The Art of Incremental Improvements: Innovate From Within Your Culture

This article was originally published in Forbes

The phrase “innovative culture” is often used in business to position a company on the cutting edge of new technology, processes or ideas. Many of the world’s most successful, well-known brands are also known as the top innovators in their space.

Most organizations want to follow that lead and build a culture that breeds innovation, but many business leaders face the issue of there being no singular “correct” path that exists to create an innovative culture. Leaders tend to overcomplicate the process, muddying the water by bringing in speakers or scheduling extra training. While these aren’t necessarily wrong approaches, there are more important factors to consider when working toward an innovative culture.

What Is Innovation?

Innovation is an organization’s internal creativity that allows ideas to be shared and changes made to increase performance, gain profit or improve efficiency—which looks different in every organization. Some large corporations have brought back research and development (R&D) departments, and smaller companies may have small teams dedicated to implementing changes.

Building An Innovative Culture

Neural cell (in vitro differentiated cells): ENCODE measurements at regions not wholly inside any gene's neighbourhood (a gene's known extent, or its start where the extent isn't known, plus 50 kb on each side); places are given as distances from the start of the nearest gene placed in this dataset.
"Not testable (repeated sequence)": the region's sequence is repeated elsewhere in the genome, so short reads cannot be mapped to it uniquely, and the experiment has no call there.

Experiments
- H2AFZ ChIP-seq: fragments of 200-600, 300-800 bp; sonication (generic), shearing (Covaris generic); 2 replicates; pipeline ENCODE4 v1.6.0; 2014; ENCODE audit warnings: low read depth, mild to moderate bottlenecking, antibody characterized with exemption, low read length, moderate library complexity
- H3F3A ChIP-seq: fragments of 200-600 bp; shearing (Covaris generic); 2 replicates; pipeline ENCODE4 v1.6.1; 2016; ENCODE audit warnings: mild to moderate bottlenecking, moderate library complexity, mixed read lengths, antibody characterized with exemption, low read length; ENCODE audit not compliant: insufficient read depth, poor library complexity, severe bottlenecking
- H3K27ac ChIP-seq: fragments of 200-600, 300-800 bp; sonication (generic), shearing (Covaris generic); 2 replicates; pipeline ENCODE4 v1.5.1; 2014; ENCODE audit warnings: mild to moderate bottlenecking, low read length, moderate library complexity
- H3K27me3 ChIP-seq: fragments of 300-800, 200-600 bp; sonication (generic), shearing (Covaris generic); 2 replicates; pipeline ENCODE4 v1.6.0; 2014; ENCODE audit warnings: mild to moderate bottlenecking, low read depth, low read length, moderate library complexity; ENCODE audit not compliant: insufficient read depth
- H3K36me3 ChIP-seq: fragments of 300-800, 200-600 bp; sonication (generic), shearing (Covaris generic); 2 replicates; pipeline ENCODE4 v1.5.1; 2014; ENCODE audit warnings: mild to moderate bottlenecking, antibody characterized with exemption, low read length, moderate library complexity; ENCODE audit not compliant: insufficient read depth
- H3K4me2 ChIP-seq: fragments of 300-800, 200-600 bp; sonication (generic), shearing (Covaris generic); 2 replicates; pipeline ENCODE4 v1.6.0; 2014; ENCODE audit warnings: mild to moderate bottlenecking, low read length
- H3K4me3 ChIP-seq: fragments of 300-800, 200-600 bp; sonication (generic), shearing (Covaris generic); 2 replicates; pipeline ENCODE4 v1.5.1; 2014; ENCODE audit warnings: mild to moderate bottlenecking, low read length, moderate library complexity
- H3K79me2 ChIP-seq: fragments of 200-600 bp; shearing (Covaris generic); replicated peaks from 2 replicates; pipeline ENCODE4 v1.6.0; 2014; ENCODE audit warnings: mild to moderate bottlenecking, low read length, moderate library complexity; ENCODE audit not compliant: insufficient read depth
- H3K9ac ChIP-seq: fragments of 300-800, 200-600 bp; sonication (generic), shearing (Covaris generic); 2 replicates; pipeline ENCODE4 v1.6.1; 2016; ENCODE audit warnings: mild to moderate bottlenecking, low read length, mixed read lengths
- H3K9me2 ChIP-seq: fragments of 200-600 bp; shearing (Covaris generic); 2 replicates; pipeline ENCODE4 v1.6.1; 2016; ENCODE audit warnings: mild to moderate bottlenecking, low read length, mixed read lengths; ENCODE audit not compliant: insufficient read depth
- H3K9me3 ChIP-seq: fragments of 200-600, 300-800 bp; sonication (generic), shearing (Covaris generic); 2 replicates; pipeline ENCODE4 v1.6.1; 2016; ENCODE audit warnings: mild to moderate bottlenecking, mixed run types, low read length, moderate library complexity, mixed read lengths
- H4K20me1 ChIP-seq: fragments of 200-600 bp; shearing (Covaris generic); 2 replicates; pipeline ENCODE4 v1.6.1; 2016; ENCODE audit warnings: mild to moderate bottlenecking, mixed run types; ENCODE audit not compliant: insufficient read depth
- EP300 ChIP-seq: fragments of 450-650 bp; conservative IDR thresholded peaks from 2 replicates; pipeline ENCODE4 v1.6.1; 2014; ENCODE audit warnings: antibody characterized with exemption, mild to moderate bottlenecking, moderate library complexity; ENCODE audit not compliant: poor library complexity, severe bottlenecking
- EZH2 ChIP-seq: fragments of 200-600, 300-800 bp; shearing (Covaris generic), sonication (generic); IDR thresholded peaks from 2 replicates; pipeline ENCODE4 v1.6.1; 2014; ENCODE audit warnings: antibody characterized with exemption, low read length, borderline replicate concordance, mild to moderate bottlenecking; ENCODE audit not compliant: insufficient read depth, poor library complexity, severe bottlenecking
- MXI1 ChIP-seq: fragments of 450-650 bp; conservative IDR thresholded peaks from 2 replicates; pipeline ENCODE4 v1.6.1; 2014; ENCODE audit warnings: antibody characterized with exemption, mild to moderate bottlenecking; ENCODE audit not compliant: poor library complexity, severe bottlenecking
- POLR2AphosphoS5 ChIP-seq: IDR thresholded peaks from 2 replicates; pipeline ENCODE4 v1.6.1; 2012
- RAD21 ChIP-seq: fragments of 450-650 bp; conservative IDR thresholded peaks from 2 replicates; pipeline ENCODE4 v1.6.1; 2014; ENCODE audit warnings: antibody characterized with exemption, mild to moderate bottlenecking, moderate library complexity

Many leaders feel that building a culture of innovation rests entirely on their shoulders, which is true in some ways but doesn’t have to be as high-pressure as it sounds. To build the most effective culture of innovation, leaders must realize that they shouldn’t bring it from outside the organization; innovation comes from within the organization. That is to say, it comes from the people doing the work and using the tools of the business every day.

When cultivating an atmosphere leading to beneficial changes, the onus lies on leadership to foster ideas of individuality and make it evident that they care about their employees’ thoughts. Every employee has ideas about how the business should run—processes with unnecessary steps, tools that could be better or strategies that could be used as alternatives.

Instead of creating an entirely new thing, an organically innovative business culture pulls from what is already there.

Organizational Changes Vs. Incremental Improvements

It’s easy to think of innovation as company-wide changes that fundamentally change how employees do their daily work. With today’s artificial intelligence taking center stage in many conversations about the future, business leaders are looking to implement changes quickly to stay caught up to competitors.

Massive changes are sometimes necessary, but focusing too much on that area can lead to missed opportunities for small implementations that can significantly impact the business. When examining potential changes, leaders should consider the ROI of time spent implementing.

For example, say an employee comes to their leadership or technology team with an idea for a small user interface change to one of the tools they use daily. The employee says the change could remove unnecessary steps in a process and save them 15 minutes per day. The IT team predicts it will take two employees one day to design, test and implement the relatively simple change on the back end.